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Python for S60 mentioned in a mainstream Finnish e-news website

http://digitoday.fi/showPage.php?pag...&news_id=40179

Literal translation for those who can't read Finnish:

Nokia has published the Open Source Python language for Series 60
based mobile devices. The company states that the language makes it
easy for the wordwide Python community to execute commands and run
scripts and apps in the devices.

The language is available for free from the Nokia developer pages and
can be installed on a S60 device with an installation package.

- Python makes the mobile app devepment easy for the programmers who
are looking for a rapid and developer friendly way to develop
mobile applications, says Director Lee Epting from Forum Nokia.

Nokia believes that Python for Series 60 is a good fit for developing
prototype- and proof-of-concept apps. The company characterizes the
language as efficient and relatively easy to learn.

--
Ville Vainio http://tinyurl.com/2prnb
Jul 18 '05 #1
5 1219
Of course there is the whole hog and more in the official Nokia press
release, this time in English:

http://press.nokia.com/PR/200501/978226_5.html

It also paints an accurate and quite positive picture of Python. Now
we just need ctypes or Symbianic Swig and world domination will be
ours ;-).

(Yeah, ctypes will probably be a problem because of the way Symbian
handles DLLs)

--
Ville Vainio http://tinyurl.com/2prnb
Jul 18 '05 #2
Ville Vainio <vi***@spammers.com> writes:
Of course there is the whole hog and more in the official Nokia press
release, this time in English:

http://press.nokia.com/PR/200501/978226_5.html

It also paints an accurate and quite positive picture of Python. Now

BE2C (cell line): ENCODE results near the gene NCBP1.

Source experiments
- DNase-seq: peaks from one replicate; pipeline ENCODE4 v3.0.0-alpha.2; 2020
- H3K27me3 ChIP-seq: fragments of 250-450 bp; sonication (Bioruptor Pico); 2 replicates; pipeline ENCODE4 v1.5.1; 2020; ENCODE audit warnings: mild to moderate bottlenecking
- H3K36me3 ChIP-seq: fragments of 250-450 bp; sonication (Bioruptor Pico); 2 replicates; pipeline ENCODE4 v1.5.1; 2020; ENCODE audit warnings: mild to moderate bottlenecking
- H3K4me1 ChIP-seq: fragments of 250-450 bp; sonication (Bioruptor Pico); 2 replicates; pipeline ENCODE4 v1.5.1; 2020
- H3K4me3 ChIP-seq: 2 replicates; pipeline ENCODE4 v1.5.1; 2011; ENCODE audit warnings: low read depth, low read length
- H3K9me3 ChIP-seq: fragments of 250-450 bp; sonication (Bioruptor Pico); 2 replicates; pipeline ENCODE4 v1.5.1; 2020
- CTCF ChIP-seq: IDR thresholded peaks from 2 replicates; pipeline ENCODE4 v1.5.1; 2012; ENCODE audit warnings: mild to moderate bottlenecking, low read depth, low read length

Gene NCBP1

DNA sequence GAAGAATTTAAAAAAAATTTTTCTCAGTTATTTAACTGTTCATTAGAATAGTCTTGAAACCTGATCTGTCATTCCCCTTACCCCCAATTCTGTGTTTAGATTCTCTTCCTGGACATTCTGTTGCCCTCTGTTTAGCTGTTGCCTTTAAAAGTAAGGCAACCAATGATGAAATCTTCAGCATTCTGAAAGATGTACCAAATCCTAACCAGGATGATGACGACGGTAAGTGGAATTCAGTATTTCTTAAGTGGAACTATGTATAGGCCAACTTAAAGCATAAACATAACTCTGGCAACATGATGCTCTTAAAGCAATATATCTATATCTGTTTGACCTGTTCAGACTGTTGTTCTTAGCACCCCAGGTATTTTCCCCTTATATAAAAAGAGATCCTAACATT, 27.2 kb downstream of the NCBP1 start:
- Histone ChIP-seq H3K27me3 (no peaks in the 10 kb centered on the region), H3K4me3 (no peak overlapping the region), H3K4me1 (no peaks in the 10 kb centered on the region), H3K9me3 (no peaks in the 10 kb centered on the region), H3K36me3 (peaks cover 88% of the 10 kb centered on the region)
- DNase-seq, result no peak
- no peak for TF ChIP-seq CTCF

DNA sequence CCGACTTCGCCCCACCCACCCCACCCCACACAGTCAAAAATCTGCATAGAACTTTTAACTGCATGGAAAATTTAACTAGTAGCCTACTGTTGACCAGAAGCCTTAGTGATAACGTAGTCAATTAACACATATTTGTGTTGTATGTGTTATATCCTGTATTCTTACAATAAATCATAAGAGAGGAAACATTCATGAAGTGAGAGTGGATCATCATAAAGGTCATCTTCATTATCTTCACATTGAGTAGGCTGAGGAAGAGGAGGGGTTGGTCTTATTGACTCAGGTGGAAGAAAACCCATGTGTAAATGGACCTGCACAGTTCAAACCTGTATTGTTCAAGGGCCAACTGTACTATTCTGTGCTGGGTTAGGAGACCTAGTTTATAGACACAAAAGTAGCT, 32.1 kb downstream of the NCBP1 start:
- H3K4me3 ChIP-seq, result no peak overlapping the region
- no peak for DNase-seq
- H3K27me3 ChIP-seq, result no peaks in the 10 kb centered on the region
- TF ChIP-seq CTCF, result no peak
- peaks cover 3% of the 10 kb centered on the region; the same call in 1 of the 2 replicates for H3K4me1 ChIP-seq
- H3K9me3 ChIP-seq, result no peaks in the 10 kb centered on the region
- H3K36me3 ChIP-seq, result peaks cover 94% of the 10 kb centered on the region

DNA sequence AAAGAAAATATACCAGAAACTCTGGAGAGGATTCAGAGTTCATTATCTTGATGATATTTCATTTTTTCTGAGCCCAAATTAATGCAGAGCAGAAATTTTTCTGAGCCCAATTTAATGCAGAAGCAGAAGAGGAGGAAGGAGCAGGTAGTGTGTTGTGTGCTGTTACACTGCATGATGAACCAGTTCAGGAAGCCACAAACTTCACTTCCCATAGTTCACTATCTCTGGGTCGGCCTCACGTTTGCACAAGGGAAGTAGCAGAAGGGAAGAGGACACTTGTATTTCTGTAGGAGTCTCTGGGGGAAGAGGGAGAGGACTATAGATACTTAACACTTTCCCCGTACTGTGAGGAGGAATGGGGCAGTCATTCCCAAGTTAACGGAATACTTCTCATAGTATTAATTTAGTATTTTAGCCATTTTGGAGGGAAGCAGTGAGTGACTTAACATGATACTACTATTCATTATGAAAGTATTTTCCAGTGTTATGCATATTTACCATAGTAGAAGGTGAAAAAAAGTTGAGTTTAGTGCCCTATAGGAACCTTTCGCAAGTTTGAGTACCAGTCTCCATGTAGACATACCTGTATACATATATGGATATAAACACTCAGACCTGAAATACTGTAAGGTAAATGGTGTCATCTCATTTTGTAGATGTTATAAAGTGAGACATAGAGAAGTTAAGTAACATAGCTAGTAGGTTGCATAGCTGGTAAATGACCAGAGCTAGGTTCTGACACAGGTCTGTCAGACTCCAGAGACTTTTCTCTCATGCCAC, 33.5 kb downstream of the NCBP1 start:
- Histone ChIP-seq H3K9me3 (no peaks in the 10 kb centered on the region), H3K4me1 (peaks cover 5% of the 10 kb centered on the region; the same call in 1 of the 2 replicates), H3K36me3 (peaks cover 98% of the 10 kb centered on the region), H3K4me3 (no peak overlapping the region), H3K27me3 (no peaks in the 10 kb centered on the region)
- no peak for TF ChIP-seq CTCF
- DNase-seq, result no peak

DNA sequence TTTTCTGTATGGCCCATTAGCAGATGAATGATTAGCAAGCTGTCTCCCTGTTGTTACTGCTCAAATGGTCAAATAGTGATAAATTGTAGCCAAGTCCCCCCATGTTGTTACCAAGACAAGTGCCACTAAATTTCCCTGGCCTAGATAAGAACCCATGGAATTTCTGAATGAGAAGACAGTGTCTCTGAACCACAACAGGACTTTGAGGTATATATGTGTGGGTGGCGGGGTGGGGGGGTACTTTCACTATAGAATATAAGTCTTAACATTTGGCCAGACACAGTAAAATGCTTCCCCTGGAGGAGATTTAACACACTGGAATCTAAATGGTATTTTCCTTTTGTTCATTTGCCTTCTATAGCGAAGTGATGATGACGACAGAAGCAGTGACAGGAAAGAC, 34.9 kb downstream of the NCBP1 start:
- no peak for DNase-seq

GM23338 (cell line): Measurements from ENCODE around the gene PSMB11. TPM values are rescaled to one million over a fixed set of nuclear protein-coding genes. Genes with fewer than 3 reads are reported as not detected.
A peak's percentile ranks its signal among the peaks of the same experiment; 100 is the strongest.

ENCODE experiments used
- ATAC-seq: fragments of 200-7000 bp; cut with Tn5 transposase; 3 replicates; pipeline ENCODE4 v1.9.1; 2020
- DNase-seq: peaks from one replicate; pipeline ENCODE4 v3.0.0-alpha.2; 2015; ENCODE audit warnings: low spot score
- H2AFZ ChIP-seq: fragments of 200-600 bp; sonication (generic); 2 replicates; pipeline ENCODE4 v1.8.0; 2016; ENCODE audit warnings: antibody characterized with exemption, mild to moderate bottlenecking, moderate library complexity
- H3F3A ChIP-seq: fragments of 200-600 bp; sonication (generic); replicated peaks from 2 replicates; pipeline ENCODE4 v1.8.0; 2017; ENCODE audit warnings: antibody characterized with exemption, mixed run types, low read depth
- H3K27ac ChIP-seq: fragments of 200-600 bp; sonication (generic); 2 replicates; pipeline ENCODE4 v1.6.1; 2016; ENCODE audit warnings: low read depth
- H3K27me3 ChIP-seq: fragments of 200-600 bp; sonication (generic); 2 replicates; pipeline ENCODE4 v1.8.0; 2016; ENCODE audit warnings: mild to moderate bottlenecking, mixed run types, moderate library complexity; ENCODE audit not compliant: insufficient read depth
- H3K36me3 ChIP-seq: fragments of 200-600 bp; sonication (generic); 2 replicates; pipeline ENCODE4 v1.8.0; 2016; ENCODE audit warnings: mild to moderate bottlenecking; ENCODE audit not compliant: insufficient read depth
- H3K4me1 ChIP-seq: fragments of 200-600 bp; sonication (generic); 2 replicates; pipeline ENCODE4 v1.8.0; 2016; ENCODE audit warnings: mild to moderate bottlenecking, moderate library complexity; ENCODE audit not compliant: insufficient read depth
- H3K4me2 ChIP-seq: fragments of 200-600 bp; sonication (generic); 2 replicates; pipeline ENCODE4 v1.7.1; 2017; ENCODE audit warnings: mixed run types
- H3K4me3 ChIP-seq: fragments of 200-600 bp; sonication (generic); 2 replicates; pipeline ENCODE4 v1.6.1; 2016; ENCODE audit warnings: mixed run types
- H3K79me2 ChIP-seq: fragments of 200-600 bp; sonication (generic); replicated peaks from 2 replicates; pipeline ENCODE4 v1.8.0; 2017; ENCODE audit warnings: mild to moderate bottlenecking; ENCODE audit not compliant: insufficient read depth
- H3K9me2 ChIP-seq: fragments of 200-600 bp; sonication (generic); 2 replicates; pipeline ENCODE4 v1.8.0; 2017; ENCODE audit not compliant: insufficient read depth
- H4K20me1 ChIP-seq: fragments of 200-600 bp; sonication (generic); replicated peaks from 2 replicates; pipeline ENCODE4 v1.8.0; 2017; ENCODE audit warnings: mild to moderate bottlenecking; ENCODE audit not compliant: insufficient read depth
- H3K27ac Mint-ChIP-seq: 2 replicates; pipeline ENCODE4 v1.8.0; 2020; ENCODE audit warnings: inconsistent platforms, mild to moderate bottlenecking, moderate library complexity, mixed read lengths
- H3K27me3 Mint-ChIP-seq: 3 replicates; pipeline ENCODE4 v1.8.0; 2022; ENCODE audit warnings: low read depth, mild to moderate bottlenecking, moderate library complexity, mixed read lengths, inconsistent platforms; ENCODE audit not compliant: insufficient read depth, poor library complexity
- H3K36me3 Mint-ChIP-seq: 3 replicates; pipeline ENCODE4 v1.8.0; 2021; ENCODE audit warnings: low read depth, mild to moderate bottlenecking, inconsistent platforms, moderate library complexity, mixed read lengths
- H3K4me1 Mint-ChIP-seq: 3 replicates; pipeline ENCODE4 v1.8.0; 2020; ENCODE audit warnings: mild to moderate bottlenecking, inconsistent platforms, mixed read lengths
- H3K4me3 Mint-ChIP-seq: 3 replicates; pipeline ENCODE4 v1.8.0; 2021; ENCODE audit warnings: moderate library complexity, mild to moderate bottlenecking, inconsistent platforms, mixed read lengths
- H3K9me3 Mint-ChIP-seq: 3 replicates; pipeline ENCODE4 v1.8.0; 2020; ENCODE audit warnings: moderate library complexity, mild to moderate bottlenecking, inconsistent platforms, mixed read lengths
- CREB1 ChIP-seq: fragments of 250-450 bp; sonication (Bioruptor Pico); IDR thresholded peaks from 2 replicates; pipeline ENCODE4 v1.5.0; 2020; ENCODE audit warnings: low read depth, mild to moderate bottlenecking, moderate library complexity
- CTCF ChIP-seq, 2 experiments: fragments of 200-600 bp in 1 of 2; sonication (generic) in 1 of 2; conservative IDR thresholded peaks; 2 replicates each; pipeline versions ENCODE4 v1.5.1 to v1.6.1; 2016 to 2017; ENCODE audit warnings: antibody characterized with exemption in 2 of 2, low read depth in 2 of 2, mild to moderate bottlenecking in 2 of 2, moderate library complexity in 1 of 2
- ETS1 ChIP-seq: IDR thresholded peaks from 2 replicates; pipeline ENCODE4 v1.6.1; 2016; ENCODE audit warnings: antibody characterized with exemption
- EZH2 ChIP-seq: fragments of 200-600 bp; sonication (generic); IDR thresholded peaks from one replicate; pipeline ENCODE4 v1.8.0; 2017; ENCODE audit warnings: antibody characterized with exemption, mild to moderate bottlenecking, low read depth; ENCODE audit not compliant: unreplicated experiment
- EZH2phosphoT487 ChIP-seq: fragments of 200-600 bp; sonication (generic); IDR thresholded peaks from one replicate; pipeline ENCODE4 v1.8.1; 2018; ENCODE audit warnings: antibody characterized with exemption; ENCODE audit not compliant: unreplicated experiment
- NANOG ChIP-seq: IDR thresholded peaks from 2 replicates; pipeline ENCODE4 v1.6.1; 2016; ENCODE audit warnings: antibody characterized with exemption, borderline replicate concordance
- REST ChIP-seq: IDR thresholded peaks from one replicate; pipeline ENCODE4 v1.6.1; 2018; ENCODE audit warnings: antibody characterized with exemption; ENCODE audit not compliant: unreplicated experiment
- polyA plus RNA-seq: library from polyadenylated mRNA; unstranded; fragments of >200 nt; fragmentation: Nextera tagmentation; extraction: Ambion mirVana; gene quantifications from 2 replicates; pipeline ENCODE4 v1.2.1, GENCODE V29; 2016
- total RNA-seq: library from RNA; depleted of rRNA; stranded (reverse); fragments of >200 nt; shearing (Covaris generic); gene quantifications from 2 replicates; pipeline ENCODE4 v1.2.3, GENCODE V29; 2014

we just need ctypes or Symbianic Swig and world domination will be
ours ;-).

(Yeah, ctypes will probably be a problem because of the way Symbian
handles DLLs)


How *does* symbian handle DLLs?

Curious,

Thomas
Jul 18 '05 #3
>>>>> "Thomas" == Thomas Heller <th*****@python.net> writes:
(Yeah, ctypes will probably be a problem because of the way Symbian
handles DLLs)


Thomas> How *does* symbian handle DLLs?

By ordinal, so the dll does not include the symbol name (in order to
keep the size small). Linker finds the ordinals from the .LIB file
that corresponds to the DLL.

(Someone who knows better might want to correct me if I'm wrong).

--
Ville Vainio http://tinyurl.com/2prnb
Jul 18 '05 #4
Ville Vainio wrote:
>>"Thomas" == Thomas Heller <th*****@python.net> writes:
>> (Yeah, ctypes will probably be a problem because of the way Symbian
>> handles DLLs)


Thomas> How *does* symbian handle DLLs?

By ordinal, so the dll does not include the symbol name (in order to
keep the size small). Linker finds the ordinals from the .LIB file
that corresponds to the DLL.

(Someone who knows better might want to correct me if I'm wrong).


<offtopic>
Heh, this somehow reminds me about the way shared libraries were
implemented on the Amiga.
No linking step; the function entry points were essentially a
big jump table in the library structure with every function having
a unique offset from the library's base.
Proved to make it very simple to patch OS functions too: just
patch the jump address in the jump table to jump to the patched
library function...
</offtopic>

Irmen
Jul 18 '05 #5
> <offtopic>
Heh, this somehow reminds me about the way shared libraries were
implemented on the Amiga.
No linking step; the function entry points were essentially a
big jump table in the library structure with every function having
a unique offset from the library's base.
Proved to make it very simple to patch OS functions too: just
patch the jump address in the jump table to jump to the patched
library function...
</offtopic>

The good old times - only address 4 was used, and then you loaded everything
else. I'm no dynamic loading expert - but I don't think that in the end,
things are much different - just a layer of indirection for a jump target.
--
Regards,

Diez B. Roggisch
Jul 18 '05 #6

This discussion thread is closed

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